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Pyrroloquinoline quinone (PQQ) was discovered by Houge as the third redox cofactor after nicotinamide and flavin in bacteria. . Anthony and Zatman also found the unknown redox cofactor in alcohol dehydrogenase and named Metoxatin . In 1979, Salisbury and colleagues  as well as Duine and colleagues  extracted this prosthetic group from methanol dehydrogenase of methylotroph and identified its molecular structure. Adachi and colleagues identified that PQQ was also found in Acetobacter .
These enzymes containing PQQ are called quinoproteins. Glucose dehydrogenase, one of quinoproteins, is used for glucose sensor. Subsequently, PQQ was found to have the growth stimulation effect in bacteria . In addition, antioxidant effect and neuroprotective effect were also found.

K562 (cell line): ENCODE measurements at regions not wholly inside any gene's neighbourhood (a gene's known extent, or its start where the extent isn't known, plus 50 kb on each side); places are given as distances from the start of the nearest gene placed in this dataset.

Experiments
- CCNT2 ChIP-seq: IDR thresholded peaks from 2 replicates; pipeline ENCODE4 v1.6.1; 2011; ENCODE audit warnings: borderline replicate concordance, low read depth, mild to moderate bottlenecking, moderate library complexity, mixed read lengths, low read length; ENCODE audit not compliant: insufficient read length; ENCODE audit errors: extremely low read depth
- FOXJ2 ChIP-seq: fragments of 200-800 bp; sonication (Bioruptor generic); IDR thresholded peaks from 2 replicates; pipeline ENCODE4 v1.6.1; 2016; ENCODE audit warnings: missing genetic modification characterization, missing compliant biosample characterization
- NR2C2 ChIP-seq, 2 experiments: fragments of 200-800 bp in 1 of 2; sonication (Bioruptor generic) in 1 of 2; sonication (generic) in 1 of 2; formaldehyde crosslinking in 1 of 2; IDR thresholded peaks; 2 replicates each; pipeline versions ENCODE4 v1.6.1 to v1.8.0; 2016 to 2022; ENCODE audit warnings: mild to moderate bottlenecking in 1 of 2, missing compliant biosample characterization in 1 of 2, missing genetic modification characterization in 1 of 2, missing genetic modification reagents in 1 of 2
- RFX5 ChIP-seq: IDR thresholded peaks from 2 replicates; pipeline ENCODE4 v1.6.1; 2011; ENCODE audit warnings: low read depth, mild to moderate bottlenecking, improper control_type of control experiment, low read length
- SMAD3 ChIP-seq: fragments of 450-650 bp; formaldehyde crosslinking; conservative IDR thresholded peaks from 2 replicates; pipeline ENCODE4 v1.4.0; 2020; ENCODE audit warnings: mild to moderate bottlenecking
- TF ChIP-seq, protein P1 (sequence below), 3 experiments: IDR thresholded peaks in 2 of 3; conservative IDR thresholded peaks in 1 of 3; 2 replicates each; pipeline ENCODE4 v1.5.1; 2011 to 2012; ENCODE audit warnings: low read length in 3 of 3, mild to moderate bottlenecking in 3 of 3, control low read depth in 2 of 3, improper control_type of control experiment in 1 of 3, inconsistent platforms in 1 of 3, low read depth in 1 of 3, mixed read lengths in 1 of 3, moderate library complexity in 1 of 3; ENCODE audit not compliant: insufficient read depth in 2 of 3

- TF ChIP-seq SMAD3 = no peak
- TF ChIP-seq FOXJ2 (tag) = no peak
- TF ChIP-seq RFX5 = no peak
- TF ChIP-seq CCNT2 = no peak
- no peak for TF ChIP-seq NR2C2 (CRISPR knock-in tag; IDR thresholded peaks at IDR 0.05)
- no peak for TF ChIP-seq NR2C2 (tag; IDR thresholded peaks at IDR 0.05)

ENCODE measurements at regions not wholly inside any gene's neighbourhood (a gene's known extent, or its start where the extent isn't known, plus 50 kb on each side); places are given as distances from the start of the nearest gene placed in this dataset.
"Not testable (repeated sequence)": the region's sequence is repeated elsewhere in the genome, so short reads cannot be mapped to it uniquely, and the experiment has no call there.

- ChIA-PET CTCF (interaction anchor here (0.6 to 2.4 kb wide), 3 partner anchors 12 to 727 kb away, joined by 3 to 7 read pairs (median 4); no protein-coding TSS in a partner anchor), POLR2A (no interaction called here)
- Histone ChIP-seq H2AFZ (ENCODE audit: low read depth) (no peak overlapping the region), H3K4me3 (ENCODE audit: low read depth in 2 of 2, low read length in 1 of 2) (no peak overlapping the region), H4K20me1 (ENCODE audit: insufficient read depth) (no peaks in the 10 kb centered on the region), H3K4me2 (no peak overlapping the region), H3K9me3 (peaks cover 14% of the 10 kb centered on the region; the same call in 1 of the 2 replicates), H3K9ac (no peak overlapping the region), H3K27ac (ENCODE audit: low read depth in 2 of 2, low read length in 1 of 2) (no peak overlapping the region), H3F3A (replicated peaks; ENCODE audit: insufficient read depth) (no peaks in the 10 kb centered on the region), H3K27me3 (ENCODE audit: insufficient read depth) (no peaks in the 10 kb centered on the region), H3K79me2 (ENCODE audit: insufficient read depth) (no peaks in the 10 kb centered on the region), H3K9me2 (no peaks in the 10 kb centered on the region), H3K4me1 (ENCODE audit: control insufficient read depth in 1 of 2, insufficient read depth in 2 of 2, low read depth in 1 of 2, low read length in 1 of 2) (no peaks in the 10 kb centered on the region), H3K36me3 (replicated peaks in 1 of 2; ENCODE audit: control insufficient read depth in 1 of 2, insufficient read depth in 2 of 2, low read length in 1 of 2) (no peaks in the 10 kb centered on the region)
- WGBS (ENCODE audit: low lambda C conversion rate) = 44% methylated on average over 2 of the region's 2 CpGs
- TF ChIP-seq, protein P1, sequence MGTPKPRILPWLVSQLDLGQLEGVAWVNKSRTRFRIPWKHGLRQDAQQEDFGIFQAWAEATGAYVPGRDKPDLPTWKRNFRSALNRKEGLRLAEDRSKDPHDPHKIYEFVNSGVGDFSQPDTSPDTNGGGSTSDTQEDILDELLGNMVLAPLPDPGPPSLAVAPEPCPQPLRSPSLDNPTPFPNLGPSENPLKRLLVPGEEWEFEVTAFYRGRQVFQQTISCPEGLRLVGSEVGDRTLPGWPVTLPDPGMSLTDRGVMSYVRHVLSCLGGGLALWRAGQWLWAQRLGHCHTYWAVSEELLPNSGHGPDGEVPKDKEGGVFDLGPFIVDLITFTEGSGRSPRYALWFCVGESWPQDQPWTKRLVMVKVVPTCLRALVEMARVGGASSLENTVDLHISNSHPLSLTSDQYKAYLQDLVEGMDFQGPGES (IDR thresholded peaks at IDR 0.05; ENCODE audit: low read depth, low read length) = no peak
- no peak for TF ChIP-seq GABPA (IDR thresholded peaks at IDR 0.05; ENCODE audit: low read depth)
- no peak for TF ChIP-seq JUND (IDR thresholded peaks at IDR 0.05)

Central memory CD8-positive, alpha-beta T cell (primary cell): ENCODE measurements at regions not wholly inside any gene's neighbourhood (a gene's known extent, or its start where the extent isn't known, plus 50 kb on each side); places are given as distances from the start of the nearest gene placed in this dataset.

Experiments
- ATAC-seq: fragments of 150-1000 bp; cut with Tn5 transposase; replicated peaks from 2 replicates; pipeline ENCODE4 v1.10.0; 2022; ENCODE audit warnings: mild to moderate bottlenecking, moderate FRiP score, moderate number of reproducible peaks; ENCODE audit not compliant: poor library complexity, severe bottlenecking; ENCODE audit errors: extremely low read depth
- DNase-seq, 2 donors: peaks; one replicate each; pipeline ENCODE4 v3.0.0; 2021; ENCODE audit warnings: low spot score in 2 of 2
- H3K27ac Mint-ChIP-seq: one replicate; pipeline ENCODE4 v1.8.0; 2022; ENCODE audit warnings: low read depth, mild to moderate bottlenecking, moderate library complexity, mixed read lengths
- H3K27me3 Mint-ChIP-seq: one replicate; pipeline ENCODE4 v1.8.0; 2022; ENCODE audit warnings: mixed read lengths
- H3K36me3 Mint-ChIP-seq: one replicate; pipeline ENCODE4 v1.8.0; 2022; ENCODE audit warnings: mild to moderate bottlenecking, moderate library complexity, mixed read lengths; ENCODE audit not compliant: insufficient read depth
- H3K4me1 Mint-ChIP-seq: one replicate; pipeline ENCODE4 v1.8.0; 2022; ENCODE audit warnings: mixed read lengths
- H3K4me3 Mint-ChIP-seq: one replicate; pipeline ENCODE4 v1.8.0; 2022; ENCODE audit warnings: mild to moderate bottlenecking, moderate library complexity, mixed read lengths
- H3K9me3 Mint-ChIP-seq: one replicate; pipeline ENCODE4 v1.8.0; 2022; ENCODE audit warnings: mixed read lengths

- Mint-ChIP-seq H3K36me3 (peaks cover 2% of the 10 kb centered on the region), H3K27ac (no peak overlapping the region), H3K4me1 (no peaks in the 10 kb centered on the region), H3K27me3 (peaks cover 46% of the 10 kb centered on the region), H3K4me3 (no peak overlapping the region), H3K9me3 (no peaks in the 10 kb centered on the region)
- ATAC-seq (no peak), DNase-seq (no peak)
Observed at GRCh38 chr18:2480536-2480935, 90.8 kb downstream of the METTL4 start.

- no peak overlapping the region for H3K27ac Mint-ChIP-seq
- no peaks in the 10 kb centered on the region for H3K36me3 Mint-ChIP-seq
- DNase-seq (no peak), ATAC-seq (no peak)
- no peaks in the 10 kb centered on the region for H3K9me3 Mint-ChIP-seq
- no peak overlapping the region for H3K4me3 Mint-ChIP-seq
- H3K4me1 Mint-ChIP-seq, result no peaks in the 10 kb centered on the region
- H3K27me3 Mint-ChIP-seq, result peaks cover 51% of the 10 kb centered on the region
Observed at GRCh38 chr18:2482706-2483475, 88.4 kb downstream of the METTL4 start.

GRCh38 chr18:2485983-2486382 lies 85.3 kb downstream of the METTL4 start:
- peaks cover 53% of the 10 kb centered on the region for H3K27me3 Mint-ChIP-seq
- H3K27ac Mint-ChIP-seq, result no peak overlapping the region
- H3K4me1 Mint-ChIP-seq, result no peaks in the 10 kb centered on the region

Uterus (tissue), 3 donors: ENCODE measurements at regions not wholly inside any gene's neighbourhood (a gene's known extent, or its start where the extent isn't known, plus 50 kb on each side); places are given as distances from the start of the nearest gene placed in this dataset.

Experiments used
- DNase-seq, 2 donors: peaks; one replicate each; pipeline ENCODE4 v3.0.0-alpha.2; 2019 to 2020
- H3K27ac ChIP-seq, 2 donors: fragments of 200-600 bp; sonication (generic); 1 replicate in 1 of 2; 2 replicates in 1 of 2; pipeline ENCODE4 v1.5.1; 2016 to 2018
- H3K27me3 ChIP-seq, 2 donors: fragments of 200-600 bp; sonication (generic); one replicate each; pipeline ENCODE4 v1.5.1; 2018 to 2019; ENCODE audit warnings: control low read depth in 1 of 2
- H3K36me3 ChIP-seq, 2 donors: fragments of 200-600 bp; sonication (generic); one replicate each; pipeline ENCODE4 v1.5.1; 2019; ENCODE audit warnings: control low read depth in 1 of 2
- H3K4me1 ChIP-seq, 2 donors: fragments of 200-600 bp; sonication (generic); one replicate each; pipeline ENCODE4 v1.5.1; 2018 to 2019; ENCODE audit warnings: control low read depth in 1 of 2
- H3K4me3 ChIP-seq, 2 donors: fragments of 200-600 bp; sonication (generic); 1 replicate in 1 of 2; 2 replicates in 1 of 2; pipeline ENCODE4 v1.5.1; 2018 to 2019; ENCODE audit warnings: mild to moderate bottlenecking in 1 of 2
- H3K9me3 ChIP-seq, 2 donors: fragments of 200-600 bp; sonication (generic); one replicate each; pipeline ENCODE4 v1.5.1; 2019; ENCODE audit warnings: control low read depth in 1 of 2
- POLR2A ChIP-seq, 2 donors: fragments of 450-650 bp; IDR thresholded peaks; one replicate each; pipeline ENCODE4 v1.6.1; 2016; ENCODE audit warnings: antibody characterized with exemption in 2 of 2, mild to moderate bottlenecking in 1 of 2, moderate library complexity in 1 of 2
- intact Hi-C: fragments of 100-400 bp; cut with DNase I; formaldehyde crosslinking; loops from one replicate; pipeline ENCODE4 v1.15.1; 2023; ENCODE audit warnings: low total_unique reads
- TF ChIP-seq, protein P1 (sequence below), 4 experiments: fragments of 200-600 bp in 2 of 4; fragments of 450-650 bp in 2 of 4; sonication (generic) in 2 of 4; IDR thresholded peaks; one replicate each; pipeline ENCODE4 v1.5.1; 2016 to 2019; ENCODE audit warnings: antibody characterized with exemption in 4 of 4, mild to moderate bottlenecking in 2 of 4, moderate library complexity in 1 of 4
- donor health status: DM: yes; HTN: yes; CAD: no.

In 1989, Rucker and colleagues reported that mice deprived of PQQ showed various abnormalities and it was suggested that PQQ might have an important nutritional role also in mammals . In 2003, it was reported that aminoadipic semialdehyde dehydrogenase (AASDH) might also use PQQ as a cofactor, suggesting a possibility that PQQ is a vitamin in mammals . However, there is no direct evidence that AASDH requires PQQ as a cofactor in its enzymatic activity. Rucker and colleagues concluded that insufficient information is available so far to state that PQQ is a vitamin for mammals, although PQQ may be an important biological factor .
|This article is licensed under the GNU Free Documentation License. It uses material from the Wikipedia article "Pyrroloquinoline_quinone". A list of authors is available in Wikipedia.|